Or...there is a timber yard just down the road that will sell proper wood (and even deliver at a reasonable charge). But it's unplaned.

They say they can't get decent planed wood, but they can't or won't plane it themselves.

I don't fancy having to get a decent plane and learn how to use it for the minimal amount of woodworking I do.

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find a pal with a thicknesser and plane it to size yourself, I would offer assistance, but I am down in kent

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1 hour ago, Coryton said:

That's my problem...

I can buy planed wood from DIY shops - horrible springy stuff wrapped in plastic so you can't tell what shape it's going to be until you've bought it and taken the plastic off.

Or...there is a timber yard just down the road that will sell proper wood (and even deliver at a reasonable charge). But it's unplaned.

They say they can't get decent planed wood, but they can't or won't plane it themselves.

I don't fancy having to get a decent plane and learn how to use it for the minimal amount of woodworking I do.

I can always run it through a planner as long as it’s less than 8 inches wide.

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On 07/04/2017 at 09:42, Timbo said:

Having been at this woodwork malarkey for a year now I have a few more tips of my own. The old phrase 'a poor workman blames his tools' is so much cobblers! Cheap crap tools are...cheap crap tools. Having bought myself what I considered 'beginners' level tools....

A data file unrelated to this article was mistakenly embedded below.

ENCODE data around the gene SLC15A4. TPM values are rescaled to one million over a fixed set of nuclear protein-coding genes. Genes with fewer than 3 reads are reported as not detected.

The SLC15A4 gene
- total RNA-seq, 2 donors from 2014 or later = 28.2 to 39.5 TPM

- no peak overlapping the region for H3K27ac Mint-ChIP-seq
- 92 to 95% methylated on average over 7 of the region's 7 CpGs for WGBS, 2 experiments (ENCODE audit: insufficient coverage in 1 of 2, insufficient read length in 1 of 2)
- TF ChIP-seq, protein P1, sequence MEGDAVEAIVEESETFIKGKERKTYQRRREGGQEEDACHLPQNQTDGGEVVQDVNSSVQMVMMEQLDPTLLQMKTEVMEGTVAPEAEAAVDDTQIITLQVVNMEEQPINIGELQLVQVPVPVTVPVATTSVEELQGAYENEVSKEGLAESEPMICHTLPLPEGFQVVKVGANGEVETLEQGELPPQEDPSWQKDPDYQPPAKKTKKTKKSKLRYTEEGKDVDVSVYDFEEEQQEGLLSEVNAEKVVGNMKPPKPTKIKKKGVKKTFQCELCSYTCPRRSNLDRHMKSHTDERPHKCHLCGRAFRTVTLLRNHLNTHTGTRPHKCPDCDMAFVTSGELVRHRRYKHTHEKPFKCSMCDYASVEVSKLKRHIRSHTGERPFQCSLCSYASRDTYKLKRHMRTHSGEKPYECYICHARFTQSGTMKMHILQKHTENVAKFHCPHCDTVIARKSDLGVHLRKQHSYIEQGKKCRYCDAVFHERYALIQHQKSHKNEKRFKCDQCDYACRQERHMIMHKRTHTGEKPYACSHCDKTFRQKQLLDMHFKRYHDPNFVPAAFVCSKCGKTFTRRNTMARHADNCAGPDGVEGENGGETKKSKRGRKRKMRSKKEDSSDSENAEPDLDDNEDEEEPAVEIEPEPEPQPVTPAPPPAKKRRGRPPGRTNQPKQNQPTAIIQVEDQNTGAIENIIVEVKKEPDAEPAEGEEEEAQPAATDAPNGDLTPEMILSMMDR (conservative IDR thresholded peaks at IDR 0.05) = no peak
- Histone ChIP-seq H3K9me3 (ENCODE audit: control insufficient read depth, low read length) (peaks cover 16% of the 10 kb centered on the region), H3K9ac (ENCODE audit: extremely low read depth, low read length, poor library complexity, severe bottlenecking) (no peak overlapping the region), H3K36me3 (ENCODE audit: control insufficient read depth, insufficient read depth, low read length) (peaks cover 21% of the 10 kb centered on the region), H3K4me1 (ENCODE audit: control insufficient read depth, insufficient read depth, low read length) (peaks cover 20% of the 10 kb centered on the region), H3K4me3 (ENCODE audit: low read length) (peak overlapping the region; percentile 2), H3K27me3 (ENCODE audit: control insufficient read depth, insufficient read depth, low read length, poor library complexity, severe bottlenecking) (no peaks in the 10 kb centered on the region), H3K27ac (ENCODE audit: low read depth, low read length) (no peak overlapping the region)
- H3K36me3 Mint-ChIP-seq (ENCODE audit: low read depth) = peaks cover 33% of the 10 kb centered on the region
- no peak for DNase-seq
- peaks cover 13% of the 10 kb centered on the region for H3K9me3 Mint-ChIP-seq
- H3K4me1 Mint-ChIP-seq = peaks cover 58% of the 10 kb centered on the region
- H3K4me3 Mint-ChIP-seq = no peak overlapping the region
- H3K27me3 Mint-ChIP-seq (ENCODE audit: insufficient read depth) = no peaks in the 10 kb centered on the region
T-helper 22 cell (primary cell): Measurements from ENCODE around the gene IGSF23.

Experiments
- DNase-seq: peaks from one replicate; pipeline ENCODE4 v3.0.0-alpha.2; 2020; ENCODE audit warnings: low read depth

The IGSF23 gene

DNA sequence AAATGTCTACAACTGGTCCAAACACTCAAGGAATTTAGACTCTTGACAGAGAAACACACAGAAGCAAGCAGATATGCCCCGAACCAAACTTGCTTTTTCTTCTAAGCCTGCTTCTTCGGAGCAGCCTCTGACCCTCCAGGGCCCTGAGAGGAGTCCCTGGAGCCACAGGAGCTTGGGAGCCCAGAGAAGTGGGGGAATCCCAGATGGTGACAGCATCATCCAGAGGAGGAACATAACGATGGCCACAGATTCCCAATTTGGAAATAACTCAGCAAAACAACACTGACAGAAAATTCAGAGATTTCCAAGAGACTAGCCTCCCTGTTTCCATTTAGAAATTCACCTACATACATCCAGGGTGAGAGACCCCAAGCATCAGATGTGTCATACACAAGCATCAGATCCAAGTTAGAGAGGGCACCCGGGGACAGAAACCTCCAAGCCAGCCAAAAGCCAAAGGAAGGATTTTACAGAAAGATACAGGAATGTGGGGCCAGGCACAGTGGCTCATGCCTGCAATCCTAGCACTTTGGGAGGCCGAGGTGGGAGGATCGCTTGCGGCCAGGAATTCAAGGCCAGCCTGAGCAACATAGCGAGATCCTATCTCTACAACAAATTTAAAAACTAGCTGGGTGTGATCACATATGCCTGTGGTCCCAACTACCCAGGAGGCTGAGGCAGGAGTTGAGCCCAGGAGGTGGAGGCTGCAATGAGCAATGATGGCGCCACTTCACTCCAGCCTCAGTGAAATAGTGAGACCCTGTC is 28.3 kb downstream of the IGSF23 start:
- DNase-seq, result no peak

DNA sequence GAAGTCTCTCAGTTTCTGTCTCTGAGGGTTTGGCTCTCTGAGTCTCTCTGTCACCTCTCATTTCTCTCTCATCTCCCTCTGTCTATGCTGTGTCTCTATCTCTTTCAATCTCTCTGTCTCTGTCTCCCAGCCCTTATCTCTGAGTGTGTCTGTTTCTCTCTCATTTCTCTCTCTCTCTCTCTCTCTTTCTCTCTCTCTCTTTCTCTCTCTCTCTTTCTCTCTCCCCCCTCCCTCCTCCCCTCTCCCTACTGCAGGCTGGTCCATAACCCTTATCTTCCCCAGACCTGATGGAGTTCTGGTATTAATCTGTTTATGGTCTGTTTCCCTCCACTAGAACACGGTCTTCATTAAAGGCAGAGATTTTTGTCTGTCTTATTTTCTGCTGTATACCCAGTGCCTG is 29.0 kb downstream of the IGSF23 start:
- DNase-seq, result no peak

Finally WHEELS! Everything from my table saw, to my band saw and jointer and planer all sit on individual stands made from 2x4's and fitted with locking castors. This means in my small 7x8 shed I can wheel machinery in and out of the shed or out of my way as I need to without any heavy lifting.

 

 

The first I had long since learned, 

The second is being implemented now, using your idea,  I've built a U Shaped work bench,  into which will plug in, band saw,  bench grinder,  pillar drill,  a plain work top, large metal vise, . All trolleys are to have shelves beneath to hold any equipment specific accessories. 

The bench is arranged so I can get a 8ft plank / sheet of ply on in One Direction. 

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On 07/04/2017 at 09:42, Timbo said:

Having been at this woodwork malarkey for a year now I have a few more tips of my own. The old phrase 'a poor workman blames his tools' is so much cobblers! Cheap crap tools are...cheap crap tools. Having bought myself what I considered 'beginners' level tools....I'm now having to replace them all with good quality. There is such a thing as a bargain...but never cheap. Having better tools does not make me a better woodworker...but it means the cuts I make are going to be square.

Although....

Some years ago I needed wire strippers in a hurry. I got one from a pound shop to use until I get get a decent one. Except that it did the job just fine, and I'm still using it nearly 10 years later.

I think that's the exception rather than the rule, though.